Being a college student gives one a pretty unique vantage point on what may be considered the most revered and holy collegiate holiday: Saint Patrick’s Day. We all know it: the Chicago river is dyed green; the beer flows like… well, beer; and all around the country, college students prepare for a weekend of pretending to celebrate their Irish heritage.
Well, we at SEDS would like to contribute to St. “Fratty’s” Day in our own unique way: with SCIENCE! Space science, of course. Listed below are some of NASA’s greenest accomplishments.
Auroras are a dance between the electrons coming from the radiation of the Sun and the oxygen and nitrogen molecules in our atmosphere. The inelastic collisions between particles give of photons, usually green ones. However, auroras can be violet, blue, or yellow as well.
The Earth is constantly bombarded with so-called ‘solar wind’ that consists of high energy particles given off by the Sun. Life on Earth aren’t subject to these particles because the magnetic field that surrounds our planet that deflects the wind. This field is weaker at the poles, and so the entering of some amount of solar wind there creates the Northern and Southern Lights.
Last year, Elon Musk mentioned the possibility of nuking Mars in order to warm while the one the Late Show with Stephen Colbert. After being compared to a “James Bond villain” for the idea, he clarified that he wanted to mimic the process of fusion being conducted by our sun, but directly over the surface of Mars. The melting the polar ice caps is a widely discussed way to allow for the spread of water across the surface of Mars.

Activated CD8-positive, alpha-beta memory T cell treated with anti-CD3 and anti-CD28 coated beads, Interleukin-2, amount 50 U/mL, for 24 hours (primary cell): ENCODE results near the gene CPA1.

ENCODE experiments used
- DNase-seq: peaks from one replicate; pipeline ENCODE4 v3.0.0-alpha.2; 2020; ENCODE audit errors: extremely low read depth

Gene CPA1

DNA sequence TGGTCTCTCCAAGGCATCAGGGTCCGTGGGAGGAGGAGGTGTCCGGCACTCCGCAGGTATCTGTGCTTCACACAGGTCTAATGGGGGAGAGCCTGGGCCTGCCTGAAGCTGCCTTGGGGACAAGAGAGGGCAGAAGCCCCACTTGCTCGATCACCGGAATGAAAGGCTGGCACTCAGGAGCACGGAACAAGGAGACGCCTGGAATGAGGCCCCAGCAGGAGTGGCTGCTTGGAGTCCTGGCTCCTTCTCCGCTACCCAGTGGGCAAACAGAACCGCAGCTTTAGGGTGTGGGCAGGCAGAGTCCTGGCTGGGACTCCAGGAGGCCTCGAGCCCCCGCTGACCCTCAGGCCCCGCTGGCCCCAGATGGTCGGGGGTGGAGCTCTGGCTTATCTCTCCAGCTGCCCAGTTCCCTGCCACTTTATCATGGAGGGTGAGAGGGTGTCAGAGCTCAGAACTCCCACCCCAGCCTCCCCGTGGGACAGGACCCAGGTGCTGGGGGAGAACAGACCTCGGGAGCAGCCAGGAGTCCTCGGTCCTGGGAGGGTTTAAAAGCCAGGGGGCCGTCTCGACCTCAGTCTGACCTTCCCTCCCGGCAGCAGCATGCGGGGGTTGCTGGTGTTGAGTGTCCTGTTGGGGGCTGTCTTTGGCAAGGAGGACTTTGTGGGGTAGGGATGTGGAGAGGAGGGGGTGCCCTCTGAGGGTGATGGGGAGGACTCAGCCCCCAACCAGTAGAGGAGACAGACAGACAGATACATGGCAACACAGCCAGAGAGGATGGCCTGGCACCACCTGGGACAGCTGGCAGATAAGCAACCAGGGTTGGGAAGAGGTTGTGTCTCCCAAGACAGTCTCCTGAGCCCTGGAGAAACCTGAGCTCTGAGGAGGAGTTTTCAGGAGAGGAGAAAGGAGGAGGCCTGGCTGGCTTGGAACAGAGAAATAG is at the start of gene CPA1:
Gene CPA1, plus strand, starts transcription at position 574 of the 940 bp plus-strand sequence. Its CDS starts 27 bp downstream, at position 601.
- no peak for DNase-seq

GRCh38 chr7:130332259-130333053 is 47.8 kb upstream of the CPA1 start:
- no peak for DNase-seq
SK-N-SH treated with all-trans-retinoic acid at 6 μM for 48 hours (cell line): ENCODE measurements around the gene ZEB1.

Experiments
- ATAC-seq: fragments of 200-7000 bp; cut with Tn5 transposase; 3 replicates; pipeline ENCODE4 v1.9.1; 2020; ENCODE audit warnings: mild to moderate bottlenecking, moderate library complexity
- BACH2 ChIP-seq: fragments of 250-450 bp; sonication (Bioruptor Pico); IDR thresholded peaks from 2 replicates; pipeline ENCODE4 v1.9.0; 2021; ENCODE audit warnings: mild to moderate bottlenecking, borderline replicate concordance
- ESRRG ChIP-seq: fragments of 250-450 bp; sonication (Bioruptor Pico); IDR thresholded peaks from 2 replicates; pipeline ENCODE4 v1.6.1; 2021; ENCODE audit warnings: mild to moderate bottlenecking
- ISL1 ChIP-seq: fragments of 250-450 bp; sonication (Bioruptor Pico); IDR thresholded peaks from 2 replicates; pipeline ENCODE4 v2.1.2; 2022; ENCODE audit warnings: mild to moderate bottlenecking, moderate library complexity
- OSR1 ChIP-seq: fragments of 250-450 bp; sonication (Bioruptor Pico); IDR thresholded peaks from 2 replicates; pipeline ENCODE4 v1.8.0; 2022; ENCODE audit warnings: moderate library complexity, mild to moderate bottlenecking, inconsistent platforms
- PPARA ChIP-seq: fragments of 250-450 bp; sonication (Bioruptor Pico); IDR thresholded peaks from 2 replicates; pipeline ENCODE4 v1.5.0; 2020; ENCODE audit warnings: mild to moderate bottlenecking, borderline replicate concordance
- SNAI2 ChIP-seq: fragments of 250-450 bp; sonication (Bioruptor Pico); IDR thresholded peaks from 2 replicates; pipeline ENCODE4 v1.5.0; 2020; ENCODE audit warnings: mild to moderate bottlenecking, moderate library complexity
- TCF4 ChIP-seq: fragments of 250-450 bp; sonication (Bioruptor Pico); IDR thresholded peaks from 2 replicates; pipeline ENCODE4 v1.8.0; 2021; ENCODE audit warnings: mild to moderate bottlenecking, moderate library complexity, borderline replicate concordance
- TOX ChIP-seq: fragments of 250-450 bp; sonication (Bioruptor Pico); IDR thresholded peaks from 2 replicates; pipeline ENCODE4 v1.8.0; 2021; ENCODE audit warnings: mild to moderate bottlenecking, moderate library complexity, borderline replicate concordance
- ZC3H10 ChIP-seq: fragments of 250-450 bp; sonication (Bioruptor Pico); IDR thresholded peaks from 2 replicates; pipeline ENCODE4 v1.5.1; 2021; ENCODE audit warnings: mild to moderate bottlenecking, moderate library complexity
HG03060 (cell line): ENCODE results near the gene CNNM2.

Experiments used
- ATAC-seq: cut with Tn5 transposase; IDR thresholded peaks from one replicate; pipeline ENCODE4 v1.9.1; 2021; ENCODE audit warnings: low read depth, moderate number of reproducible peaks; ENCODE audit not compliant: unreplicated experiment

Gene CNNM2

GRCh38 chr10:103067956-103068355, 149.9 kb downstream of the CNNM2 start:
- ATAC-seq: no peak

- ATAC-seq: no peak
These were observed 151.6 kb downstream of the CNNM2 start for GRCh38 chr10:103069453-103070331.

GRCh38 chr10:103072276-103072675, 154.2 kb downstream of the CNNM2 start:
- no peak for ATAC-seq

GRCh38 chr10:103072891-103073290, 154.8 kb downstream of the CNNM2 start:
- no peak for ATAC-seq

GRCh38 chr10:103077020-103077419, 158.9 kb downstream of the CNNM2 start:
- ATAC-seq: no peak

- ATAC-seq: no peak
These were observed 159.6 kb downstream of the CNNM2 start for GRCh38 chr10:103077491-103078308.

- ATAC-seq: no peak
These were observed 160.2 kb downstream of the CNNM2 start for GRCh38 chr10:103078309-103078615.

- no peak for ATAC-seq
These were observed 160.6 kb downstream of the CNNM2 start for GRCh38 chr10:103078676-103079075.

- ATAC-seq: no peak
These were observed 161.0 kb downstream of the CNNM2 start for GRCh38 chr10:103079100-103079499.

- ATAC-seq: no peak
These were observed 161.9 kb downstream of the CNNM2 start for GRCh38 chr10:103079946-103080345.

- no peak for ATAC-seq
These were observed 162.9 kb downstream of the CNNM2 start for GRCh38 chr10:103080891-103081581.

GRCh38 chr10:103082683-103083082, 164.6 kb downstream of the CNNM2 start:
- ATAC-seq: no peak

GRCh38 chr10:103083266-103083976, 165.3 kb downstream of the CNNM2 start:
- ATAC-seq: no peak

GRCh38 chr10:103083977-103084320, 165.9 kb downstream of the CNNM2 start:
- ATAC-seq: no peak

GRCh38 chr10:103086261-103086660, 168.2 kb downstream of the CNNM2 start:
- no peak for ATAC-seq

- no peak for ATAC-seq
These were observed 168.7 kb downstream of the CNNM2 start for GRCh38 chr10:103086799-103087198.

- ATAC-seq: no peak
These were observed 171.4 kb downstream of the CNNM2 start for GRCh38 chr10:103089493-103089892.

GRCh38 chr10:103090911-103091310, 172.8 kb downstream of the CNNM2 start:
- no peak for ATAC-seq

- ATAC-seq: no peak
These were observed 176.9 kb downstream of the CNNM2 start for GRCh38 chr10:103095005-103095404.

Nevertheless, the similarities to Blofeld can’t be denied. Intellectual? Check. Pasty white guy? Check. Accented English? Check. Mysterious success at creating vast amounts of money? Super check.
As I’m sure we all know, water begets life, and so by creating conditions that allow water to exist in liquid phase, the planet could then very conceivably host life that could affect substantial changes on its atmosphere. For instance, by implanting lichen, cyanobacteria, or other photosynthetic, oxygen-producing extremophiles, there exists the potential to contribute small amounts of oxygen to the atmosphere. Similarly, if the process could be replicated with carbon dioxide, a greenhouse effect could be introduced, thus warming the planet significantly.
Beer in Space
No, there isn’t beer on the ISS. Unfortunately, the carbonation inherent to beer would not bubble to the top and evaporate away, like it does on Earth. This leaves you with a pretty gassy drink, which isn’t ideal. That said, in 2013, a small brewery was selected to be sent to the ISS as part of an experiment to test the brewing process in microgravity. The project, developed by an 11-year-old from Colorado, was inspired by the idea that in the Middle Ages, people drank beer because it was generally cleaner than the water available at the time. Out of 4000 submissions, the project and 10 others were chosen to fly to the ISS.
In other news, shortly after the arrival of the brewery, the ISS began to erratically deviate from its flight path, and bad 90s rock could be heard being blasted from its external speakers. No word from NASA yet as to why this occurred.
– By Arun Nagpal, Publications Co-Chair, SEDS@UM